KTM beefs up its mid-range off-road tourers with 890 Adventure series
Hang on, wasn't this whole thing about making adventure bikes smaller? KTM and other manufacturers heard everyone grumbling about how huge and heavy the 1200-class adventure tourers were, making them excellent long-distance road tourers but a bit much to be picking up out of slushy mud all afternoon.
So they started making lighter, more agile middleweight ADV machines for people who really like tearing up the dirt. The resulting 790 Adventure bikes looked beaut; enough motor to be ridden hard on the street, good relaxed touring potential, and light enough to point at gnarlier trails than the 1290.
But now, KTM has seen fit to squeeze an 890 Adventure series into the catalog offering a bit of extra poke. The new 889cc parallel twin motor makes 105 horses, 10 more than the 790. Amusingly enough, the same 790 motor itself makes 105 horses in Duke 790 streetbike trim, although it doesn't have quite as much torque as the 890 motor's 100 Nm (74 lb-ft). The crank is substantially heavier, and KTM says the extra rotating mass helps it plod along better at low revs.
The 890 bike gets a new rear shock with hand-adjustable spring preload, which is nice. There's 200 mm of travel at each end, and a 20-liter fuel tank, both matching the 790 Adventure. Annoyingly, there's no weight on the spec sheet as yet, so it's unclear how much of a penalty needs to be paid for the extra grunt.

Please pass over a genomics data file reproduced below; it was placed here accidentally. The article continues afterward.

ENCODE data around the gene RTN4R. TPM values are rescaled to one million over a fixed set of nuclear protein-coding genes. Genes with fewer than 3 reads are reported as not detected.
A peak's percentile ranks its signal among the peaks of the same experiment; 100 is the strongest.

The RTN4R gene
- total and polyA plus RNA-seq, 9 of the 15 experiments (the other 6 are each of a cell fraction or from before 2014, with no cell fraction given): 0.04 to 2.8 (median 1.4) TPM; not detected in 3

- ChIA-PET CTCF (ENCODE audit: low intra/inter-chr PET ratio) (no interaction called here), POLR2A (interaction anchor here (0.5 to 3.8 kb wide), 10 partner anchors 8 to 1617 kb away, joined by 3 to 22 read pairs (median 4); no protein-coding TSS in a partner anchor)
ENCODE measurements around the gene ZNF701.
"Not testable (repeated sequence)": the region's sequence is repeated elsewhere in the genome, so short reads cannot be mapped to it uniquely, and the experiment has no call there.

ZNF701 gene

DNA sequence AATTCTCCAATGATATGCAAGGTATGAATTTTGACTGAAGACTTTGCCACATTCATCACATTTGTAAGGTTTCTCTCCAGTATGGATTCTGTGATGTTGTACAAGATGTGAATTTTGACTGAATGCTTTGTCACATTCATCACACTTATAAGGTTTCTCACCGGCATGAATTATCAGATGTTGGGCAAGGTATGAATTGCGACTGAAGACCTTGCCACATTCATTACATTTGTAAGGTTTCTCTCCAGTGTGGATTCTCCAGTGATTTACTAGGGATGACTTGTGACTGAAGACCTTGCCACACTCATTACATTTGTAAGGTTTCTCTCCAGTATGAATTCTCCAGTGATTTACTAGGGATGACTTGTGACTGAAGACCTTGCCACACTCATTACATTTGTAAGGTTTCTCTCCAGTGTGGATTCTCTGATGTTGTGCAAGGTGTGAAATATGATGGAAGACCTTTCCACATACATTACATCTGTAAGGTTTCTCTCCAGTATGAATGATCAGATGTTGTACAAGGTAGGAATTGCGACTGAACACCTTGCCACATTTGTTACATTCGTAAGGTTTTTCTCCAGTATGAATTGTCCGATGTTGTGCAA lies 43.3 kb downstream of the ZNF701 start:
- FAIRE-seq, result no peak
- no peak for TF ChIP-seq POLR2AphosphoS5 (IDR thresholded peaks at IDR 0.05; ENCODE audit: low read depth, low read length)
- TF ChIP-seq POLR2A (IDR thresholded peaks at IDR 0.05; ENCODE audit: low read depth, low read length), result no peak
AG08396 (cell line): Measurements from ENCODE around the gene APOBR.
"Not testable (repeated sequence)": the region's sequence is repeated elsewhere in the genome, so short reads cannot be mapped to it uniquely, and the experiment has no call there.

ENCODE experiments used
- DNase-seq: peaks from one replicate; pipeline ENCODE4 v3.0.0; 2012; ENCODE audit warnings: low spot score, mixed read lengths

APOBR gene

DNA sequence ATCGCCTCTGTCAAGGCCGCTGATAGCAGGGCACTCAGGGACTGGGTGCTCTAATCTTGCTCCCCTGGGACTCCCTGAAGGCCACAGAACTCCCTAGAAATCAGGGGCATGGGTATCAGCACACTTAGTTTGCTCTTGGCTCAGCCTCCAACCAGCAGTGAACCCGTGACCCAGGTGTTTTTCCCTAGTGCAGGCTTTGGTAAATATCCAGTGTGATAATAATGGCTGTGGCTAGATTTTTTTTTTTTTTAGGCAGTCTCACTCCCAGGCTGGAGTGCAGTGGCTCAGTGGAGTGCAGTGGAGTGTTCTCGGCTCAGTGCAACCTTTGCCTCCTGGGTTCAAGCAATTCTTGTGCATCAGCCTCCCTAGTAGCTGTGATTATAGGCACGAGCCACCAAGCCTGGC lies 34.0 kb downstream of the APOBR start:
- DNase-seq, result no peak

The ABS and traction control systems are "improved," and a lovely little cruise control switch now comes as standard, although you'll need to pay extra for the software upgrade to make it actually work. Ugh. At least they're not making you pay a subscription for it.
Other options include a range of luggage, a bidirectional quickshifter, heated seats and grips, all the usual. Asphalt & Rubber has published "tentative MSRP pricing for the USA" indicating the 890 Adventure will cost US$13,099, just $500 more than the 790. So it's not gonna make a ton of sense buying the smaller capacity bike, and indeed perhaps there's going to be a move to phase it out.
As with the 790, there are also R and R Rally versions coming, the R costing just a couple hundred more and offering an extra 40 mm of suspension travel if you're happy to deal with a higher seat. The limited edition R Rally costs substantially more at a "tentative" US$19,999. It runs even fancier WP Xplor Pro suspension, and adds another 30 mm of travel again, taking its total up to 270 mm. It also gets a lighter Akrapovic exhaust, a standard quickshifter, an extra "rally" mode and a couple of bits of carbon.
I guess as long as it doesn't make the bike too much heavier, it looks like good news. Most bikers aren't the type to turn down some extra power, even if 105 horses is a whole heck of a lot on the dirt.